Today we highlight one of our favorite runners-up from last month's PSE Animal Olympic Competition. Bob Bell's "Cow Hammer" submission was a mixed bag of audio wizardry, dark humor and splat-tastic creativity.
What is your background in, or relation to sound design & audio production?
I suppose I'm what you'd call a bedroom producer. I've dabbled in electronic music production for around eight years though only gotten seriously obsessed with it for the last two or three. Within the last year I've become more and more interested in sound design outside of a musical context, too, and this is probably the first non-musical piece I've ever put down, as opposed to just experimenting between making beats.
How did you see or hear about the competition?
What made you come up with a Cow Toss?
Well the cow sounds were chosen at random, honestly. I was pretty pushed for time, as I'd only noticed the contest about a week before the deadline. And after seeing how many sounds there were to choose from, I decided typing in a random page number and choosing from there was the way forward. Just my luck that—despite all the exotic rare animals I could have picked—I end up with cows. I began to imagine various ways in which a cow could be destroyed, becuse I don't know about you but a cow's moo sounds pretty distressed. What could be more distressing than being aware of your own imminent, messy destruction, right? Or is that just me?!
Either way, I had various ideas on how best to accomplish this within an Olympic event and after settling for a variant of what we know as the Hammer Throw, began to picture in my head how an attempt would pan out. Things that stuck out were the crowd, a bionic arm needed to launch the cow, and the messy end. I also decided to supply a commentary to kind of guide you through what was happening, though I still wanted it kept to a minimum.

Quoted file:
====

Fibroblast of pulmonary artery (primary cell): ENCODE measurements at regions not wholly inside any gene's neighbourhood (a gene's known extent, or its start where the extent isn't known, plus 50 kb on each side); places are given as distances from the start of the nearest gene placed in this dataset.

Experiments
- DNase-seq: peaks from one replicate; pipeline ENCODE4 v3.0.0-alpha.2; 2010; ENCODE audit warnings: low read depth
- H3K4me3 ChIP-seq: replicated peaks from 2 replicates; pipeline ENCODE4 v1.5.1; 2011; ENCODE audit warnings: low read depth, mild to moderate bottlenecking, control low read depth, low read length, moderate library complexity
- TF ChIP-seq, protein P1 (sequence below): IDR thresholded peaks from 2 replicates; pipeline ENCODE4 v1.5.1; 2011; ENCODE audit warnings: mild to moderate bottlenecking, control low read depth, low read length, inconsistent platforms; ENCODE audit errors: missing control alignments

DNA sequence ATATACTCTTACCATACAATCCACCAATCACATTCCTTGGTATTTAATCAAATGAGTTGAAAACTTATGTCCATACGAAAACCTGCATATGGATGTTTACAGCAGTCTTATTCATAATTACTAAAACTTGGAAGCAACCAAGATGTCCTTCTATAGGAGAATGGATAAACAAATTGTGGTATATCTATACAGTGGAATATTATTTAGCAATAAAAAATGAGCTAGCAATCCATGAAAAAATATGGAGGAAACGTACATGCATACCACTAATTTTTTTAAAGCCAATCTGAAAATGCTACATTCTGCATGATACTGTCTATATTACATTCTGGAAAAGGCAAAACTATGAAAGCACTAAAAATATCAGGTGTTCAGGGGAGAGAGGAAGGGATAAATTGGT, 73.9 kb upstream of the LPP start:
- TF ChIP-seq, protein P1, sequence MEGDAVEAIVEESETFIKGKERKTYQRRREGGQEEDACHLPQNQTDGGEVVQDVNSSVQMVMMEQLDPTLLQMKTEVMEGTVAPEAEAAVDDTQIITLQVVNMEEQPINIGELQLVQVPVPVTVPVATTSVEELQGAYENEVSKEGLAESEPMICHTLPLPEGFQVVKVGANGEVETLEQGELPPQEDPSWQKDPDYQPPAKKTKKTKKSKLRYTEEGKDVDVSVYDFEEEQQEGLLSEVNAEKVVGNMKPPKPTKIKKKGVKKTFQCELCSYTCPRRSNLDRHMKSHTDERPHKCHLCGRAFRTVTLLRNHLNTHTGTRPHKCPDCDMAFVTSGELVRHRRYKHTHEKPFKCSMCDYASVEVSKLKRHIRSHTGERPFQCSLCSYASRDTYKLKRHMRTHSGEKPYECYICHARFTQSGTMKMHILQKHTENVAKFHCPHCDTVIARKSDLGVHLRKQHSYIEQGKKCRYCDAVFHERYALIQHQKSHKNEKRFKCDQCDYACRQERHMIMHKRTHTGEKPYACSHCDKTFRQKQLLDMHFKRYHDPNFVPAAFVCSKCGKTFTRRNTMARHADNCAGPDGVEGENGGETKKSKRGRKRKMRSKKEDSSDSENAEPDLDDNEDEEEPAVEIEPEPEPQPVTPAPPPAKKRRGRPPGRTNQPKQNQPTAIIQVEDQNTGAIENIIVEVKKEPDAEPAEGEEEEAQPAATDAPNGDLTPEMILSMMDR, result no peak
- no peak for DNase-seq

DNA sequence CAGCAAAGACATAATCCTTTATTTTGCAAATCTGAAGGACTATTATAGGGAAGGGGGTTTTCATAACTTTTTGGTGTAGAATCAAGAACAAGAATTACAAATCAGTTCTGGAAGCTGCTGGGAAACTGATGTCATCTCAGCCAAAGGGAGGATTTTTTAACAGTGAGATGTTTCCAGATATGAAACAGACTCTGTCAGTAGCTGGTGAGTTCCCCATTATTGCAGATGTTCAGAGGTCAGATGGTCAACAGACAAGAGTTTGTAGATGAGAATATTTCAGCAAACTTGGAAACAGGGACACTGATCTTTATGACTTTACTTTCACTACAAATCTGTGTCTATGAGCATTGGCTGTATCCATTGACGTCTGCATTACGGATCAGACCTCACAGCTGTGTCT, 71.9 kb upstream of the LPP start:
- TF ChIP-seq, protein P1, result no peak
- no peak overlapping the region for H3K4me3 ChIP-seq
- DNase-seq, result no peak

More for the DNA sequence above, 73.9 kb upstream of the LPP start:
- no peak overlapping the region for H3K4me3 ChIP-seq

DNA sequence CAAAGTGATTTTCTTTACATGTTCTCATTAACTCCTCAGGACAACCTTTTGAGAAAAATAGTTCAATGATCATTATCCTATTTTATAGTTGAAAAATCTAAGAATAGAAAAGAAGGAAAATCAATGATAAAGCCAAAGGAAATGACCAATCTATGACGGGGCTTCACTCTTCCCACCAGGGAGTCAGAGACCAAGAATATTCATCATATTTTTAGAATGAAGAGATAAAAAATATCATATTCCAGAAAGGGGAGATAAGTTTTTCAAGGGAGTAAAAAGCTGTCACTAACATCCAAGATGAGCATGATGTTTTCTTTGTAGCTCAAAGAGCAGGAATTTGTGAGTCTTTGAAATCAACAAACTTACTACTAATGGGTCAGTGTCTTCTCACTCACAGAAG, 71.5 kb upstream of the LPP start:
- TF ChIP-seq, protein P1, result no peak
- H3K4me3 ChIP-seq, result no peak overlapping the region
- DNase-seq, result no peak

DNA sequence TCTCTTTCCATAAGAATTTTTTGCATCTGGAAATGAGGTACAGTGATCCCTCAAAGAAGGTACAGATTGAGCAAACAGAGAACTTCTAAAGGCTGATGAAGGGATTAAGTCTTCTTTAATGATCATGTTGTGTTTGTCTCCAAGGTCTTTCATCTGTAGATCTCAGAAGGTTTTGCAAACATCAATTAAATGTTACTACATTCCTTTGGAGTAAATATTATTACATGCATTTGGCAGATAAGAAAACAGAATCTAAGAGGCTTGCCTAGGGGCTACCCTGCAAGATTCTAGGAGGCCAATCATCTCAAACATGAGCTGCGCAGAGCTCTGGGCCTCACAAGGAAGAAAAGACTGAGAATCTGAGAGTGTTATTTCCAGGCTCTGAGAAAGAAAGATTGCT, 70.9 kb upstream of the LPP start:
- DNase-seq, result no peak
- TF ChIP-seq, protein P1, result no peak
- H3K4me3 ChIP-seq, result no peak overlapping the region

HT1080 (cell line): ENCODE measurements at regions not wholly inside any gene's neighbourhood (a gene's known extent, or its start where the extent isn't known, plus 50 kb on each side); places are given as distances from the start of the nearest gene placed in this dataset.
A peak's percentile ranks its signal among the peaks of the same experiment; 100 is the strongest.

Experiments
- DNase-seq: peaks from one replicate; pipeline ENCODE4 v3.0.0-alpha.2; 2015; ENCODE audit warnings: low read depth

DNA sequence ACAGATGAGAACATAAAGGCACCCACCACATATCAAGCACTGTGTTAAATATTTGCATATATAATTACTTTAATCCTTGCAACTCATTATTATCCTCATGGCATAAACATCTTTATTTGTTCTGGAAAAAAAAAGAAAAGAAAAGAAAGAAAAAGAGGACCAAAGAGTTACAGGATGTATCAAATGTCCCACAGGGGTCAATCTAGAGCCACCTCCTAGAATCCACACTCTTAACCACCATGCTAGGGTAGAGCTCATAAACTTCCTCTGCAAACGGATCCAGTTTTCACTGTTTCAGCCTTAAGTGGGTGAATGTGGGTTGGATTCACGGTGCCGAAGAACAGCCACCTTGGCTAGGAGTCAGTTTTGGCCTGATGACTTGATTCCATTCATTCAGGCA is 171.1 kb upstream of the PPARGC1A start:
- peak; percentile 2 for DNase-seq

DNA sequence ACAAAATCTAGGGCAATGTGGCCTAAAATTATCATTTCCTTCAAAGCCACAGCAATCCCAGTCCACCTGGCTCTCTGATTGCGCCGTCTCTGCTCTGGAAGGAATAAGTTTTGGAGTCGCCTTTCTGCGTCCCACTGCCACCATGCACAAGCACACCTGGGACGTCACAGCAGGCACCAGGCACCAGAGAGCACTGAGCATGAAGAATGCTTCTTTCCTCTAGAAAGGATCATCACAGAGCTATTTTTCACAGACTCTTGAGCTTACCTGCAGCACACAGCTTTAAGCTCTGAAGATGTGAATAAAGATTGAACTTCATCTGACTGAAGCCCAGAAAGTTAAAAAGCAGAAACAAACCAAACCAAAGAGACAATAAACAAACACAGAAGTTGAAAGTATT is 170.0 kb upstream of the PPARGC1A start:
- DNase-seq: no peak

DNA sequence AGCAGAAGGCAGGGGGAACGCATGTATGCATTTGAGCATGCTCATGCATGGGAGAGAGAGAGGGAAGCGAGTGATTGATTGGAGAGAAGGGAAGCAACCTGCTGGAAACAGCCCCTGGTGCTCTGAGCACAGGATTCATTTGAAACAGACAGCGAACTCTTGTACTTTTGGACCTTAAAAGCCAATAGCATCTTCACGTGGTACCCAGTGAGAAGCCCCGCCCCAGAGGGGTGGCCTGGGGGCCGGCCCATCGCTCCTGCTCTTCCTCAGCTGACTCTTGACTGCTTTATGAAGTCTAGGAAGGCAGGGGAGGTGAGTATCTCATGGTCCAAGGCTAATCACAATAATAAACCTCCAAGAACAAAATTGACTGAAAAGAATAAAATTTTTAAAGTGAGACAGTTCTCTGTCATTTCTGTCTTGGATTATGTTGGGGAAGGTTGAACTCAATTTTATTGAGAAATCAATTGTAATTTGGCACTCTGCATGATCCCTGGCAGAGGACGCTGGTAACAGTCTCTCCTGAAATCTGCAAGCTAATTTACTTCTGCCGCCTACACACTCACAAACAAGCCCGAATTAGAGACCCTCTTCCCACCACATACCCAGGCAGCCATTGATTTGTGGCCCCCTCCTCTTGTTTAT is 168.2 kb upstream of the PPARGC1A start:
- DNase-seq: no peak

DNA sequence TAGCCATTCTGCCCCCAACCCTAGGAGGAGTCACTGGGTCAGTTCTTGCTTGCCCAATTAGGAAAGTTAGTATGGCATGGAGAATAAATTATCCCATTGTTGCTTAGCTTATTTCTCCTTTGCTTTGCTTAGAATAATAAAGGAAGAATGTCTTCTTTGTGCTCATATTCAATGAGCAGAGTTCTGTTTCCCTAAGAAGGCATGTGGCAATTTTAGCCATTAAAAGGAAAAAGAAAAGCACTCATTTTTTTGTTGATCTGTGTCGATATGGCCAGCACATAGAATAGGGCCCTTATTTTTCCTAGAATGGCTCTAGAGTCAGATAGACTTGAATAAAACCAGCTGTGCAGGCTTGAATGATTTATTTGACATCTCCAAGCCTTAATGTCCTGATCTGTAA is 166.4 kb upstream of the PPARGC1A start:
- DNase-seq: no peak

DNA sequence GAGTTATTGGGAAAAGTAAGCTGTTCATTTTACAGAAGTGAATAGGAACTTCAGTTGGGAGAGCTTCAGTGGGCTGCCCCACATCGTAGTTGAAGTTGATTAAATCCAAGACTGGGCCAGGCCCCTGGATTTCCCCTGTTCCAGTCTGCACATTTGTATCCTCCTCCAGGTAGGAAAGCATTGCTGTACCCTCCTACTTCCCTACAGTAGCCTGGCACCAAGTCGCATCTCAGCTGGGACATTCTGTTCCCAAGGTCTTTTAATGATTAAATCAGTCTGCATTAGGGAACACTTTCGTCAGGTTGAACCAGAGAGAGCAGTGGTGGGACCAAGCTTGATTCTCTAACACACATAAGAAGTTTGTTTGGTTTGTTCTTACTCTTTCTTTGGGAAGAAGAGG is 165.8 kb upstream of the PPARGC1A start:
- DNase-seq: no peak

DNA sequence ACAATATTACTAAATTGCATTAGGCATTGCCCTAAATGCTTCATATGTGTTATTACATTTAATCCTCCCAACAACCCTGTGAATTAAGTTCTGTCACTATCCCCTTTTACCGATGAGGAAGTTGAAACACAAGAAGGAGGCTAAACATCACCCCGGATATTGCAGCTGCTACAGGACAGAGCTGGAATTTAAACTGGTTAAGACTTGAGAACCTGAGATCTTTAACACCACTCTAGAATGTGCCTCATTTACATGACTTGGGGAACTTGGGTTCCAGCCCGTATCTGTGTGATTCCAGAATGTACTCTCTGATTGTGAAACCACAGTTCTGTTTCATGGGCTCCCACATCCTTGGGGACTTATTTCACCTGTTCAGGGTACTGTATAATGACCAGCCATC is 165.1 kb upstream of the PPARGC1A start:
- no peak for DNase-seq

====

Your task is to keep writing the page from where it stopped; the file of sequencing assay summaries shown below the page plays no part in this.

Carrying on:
Did that idea evolve as you started designing?
I did contemplate a few different ways in which the cow was to meet its maker. I only found time to actually do my entry the night before the original deadline though, and decided it best to stick with the plan; I was also unsure how each untimely end would be judged... as I'm sure you're now aware, I'm a sucker for realism. *Cough.*
I was fairly confident with what had come out, for a change. Probably the only major change I made was adding 10 seconds of crowd noise toward the end, as I only noticed you'd changed the rules as I was about to upload on the Friday and was worried that at 19 seconds mine wouldn't be considered!
Did you like any of the other submissions?
Yeah I listened to a couple, more so afterwards. There have been contests in the past where I've done something I'm really pleased with, only to listen to what someone else has done and immediately scrap what I've got without even entering. I was fairly confident this time around, though there was a brief panicky moment where I let my nine-year-old daughter listen to it on the Sunday while I tried to describe what it was about. She listened and looked at me with a look I can only describe as 'what the f*ck' personified. Did briefly wonder what I was thinking but, well, here I am.
Obviously Saro's entry is pretty standout. It's got some really solid sounds and it's quite easy to imagine what's going on. The Sonolabs one, as you've touched upon in your comments, does a good job of telling a story in just 20 seconds and also has a comedic Charlie Brown phone call voice, which earns extra Kudos—as does the fact it reminds me of the old Animalympics cartoon. So yeah, double Kudos!